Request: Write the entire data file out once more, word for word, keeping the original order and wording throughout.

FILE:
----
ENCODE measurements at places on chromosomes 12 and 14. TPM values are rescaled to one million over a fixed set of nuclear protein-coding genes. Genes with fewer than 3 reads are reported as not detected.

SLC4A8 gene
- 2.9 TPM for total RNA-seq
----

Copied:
ENCODE measurements at places on chromosomes 12 and 14. TPM values are rescaled to one million over a fixed set of nuclear protein-coding genes. Genes with fewer than 3 reads are reported as not detected.

SLC4A8 gene
- 2.9 TPM for total RNA-seq